The extreme bushfires experienced in the Australian state of New South Wales (NSW) in 2019-20 are likely to become “more frequent” an inquest has warned, pointing at climate change as one of the key drivers.
“Climate change as a result of increased greenhouse gas emissions clearly played a role in the conditions that led up to the fires and in the unrelenting conditions that supported the fires to spread,” the NSW Bushfire Inquiry states, but it adds that climate change doesn’t explain everything.
It acknowledges though that the conditions in the area “are consistent with what climate change projections have been saying will happen”.
The NSW government is to adopt all 76 recommendations in the report, which revolve mainly around operational issues in tackling the fires more effectively.
A devastating fire season
Australia experiences a fire season each year at the end of the continent’s winter – but the 2019-2020 season was exceptionally severe, lasting for nine months up to March.
NSW was the worst-affected state. More than 11,000 fires destroyed 55,000 square kilometres, an area bigger than half of Portugal. More than 2,400 homes were destroyed, and 26 people died as a result of the fires, including a number of firefighters.
Sydney, the state’s capital, was issued a “catastrophic fire danger” warning in November, with temperatures reaching as high as 37 degrees Celsius. It was the first time the city had been rated at that level since the introduction of new fire danger ratings in 2009.
At the release of the report, the Deputy Premier of NSW John Barilaro said: “Last bushfire season was unlike anything we have ever dealt with before and we need a government response to match.”
The report took submissions from experts and officials over the course of a number of months, with one of the key themes of those submissions being climate change.
One quoted in the report states: “Countries that have the most means to address climate change but are internationally viewed as failing to pull their weight against it while indisputably contributing most per capita to it – countries that clearly have so much to lose from bushfires and other climate change damage and so much to gain from a more rapid transition to a renewable energy economy – must do more. Countries like Australia, and within them leading states like NSW.”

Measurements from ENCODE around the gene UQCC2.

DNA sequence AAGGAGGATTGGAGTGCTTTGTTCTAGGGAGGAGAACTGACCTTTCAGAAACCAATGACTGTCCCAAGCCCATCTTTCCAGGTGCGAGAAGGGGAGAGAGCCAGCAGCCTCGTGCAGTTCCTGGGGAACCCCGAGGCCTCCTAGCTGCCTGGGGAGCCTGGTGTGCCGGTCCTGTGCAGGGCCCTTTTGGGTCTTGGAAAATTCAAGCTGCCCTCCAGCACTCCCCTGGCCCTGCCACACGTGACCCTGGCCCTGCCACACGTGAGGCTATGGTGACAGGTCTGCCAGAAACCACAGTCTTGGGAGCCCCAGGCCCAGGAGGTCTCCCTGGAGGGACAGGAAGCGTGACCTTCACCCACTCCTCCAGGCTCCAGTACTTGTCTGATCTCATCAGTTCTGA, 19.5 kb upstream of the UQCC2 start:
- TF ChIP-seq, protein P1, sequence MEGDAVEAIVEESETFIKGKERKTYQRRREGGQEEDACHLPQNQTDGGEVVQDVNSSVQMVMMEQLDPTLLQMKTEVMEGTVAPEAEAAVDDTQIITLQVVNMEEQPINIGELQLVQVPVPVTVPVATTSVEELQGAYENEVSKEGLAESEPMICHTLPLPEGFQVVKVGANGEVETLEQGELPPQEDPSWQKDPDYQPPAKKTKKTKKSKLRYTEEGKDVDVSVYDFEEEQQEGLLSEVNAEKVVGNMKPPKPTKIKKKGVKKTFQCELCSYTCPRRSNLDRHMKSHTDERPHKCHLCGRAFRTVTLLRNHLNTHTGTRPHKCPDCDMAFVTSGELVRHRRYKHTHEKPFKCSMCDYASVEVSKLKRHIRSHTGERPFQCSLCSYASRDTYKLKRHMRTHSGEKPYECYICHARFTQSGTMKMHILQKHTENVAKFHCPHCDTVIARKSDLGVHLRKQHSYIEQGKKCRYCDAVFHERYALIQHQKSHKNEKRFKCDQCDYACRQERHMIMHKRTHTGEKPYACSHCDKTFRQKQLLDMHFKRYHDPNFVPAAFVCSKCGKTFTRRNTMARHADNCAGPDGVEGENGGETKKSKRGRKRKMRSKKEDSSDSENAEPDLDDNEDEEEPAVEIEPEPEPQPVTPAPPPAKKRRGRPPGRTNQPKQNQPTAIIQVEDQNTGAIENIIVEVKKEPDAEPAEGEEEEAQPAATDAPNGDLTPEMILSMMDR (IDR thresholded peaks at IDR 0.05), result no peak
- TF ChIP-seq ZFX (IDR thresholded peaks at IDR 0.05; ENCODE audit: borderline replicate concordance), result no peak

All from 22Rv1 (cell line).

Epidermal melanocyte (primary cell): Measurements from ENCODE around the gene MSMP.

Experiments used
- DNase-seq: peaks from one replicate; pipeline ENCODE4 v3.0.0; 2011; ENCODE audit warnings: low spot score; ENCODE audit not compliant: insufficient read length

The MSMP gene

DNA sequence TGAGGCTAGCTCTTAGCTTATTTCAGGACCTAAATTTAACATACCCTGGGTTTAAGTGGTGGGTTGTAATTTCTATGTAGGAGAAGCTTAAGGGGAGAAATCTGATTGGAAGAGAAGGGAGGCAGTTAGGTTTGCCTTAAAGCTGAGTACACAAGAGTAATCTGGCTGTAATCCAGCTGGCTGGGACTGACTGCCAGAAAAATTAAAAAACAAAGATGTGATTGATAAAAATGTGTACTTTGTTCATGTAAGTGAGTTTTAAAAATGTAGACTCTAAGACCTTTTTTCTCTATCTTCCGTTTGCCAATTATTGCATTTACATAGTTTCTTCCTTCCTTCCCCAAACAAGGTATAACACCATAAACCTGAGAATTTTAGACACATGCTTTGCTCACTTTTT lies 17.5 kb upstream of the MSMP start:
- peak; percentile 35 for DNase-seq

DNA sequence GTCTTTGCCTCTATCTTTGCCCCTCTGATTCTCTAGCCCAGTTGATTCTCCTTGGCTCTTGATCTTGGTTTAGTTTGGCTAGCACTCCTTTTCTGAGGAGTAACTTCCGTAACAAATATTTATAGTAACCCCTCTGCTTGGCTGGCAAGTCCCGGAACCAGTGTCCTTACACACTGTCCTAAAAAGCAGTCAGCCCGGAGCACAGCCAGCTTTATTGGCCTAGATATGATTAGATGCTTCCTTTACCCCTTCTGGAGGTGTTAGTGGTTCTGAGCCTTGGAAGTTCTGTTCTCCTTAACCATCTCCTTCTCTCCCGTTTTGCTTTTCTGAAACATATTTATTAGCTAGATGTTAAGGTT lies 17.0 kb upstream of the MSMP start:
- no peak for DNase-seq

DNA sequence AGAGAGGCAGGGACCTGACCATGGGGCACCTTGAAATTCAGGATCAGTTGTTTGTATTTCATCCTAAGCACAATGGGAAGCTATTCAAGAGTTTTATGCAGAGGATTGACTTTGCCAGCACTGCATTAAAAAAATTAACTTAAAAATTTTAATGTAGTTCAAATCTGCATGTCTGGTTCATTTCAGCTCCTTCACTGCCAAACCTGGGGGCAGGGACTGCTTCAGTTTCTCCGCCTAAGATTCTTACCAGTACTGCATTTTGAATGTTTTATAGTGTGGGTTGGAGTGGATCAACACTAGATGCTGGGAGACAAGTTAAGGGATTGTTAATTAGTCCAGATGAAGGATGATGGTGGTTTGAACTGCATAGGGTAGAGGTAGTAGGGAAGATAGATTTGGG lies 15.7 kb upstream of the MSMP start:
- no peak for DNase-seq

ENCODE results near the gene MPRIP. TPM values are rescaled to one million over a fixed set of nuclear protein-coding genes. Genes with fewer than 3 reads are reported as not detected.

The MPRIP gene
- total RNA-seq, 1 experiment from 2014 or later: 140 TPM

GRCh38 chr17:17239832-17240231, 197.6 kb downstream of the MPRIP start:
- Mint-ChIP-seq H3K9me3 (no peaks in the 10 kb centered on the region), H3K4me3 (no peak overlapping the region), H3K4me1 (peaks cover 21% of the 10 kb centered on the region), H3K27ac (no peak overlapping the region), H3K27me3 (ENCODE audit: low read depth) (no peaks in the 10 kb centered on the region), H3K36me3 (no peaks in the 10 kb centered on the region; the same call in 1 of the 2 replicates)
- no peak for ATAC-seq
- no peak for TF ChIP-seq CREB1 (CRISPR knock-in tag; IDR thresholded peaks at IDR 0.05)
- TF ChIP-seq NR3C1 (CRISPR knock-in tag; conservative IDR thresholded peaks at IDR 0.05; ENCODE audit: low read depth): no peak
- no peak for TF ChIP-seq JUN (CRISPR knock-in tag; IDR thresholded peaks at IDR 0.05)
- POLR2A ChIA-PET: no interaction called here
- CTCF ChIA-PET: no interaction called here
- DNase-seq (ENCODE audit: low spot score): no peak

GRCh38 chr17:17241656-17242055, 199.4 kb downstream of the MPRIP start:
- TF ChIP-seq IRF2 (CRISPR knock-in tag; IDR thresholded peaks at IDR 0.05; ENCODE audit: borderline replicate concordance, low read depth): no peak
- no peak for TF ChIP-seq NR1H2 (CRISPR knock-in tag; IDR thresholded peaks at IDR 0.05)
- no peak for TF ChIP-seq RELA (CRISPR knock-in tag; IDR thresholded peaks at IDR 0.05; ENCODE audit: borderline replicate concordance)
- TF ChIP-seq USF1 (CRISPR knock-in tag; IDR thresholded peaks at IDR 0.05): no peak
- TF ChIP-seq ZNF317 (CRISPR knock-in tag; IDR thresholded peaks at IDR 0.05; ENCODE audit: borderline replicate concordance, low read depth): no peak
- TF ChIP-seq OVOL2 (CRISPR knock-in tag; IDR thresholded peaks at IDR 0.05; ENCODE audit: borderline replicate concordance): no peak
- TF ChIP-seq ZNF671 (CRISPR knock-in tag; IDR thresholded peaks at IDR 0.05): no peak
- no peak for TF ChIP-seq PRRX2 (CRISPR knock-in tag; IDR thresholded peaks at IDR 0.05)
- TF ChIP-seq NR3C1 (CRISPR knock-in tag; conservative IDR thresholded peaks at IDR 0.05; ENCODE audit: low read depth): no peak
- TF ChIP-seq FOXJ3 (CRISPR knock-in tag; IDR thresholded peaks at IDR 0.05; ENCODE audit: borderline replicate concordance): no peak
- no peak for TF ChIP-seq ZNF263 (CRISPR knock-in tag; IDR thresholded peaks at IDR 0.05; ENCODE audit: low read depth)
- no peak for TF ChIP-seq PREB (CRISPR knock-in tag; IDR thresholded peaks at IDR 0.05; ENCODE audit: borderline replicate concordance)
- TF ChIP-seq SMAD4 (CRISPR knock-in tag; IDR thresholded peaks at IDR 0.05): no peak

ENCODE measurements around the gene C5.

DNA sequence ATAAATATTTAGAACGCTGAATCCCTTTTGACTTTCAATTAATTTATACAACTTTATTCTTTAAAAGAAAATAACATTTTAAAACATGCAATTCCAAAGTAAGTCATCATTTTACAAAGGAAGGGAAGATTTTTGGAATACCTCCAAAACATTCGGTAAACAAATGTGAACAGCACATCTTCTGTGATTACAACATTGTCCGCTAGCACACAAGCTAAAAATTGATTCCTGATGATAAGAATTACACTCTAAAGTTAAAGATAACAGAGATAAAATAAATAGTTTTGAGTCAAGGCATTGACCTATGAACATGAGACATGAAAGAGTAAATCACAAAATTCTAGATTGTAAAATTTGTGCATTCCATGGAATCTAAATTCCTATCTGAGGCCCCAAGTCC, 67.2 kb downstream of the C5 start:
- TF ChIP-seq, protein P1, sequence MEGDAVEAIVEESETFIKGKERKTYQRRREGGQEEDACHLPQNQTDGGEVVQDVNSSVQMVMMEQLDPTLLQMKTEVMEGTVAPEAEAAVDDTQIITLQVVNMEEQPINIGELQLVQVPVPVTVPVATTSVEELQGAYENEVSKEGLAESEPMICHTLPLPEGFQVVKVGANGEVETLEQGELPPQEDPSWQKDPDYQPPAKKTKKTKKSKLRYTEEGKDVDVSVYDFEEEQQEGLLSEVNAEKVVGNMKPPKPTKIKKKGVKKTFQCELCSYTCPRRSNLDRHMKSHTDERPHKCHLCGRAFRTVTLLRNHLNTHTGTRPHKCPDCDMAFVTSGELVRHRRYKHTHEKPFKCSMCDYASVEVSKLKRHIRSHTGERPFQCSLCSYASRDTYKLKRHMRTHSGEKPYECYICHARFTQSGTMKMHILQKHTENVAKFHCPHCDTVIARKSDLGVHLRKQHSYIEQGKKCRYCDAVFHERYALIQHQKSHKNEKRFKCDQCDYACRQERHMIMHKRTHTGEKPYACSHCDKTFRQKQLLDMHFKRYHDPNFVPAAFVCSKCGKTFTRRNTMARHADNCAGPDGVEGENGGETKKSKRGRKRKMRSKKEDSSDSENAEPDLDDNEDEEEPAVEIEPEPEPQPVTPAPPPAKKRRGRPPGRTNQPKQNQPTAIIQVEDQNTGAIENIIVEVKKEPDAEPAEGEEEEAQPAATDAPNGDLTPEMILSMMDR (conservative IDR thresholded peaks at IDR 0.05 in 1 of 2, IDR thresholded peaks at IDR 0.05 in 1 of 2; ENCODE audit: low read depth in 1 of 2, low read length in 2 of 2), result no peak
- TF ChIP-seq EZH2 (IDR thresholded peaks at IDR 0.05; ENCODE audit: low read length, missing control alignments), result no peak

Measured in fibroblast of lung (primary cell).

And the report contains a stark warning: “A range of evidence considered by the Inquiry indicated that extreme fires and fire seasons are likely to become more frequent, and therefore the State as a whole needs to do much more to ensure its people and communities are prepared.”
A planet on fire
Australia wasn’t the only country to see an unprecedented fire season last year. In Brazil, there was an outcry at the lack of action over illegal fires in the Amazon, with countries offering international aid to battle the fires in what some call the “lungs of the planet”.
This year there are fears the fires could be even worse, with the number of blazes in the Brazilian Amazon in July rising 28% compared with 2019.
And on 21 August this year, the Governor of California in the US pointed to the reality of climate change during a speech at the Democratic National Convention, as firefighters battled some of the biggest fires in the state’s history.
Speaking from a forest near Watsonville, after visiting an evacuation centre, Gavin Newsom said: “If you are in denial about climate change, come to California.”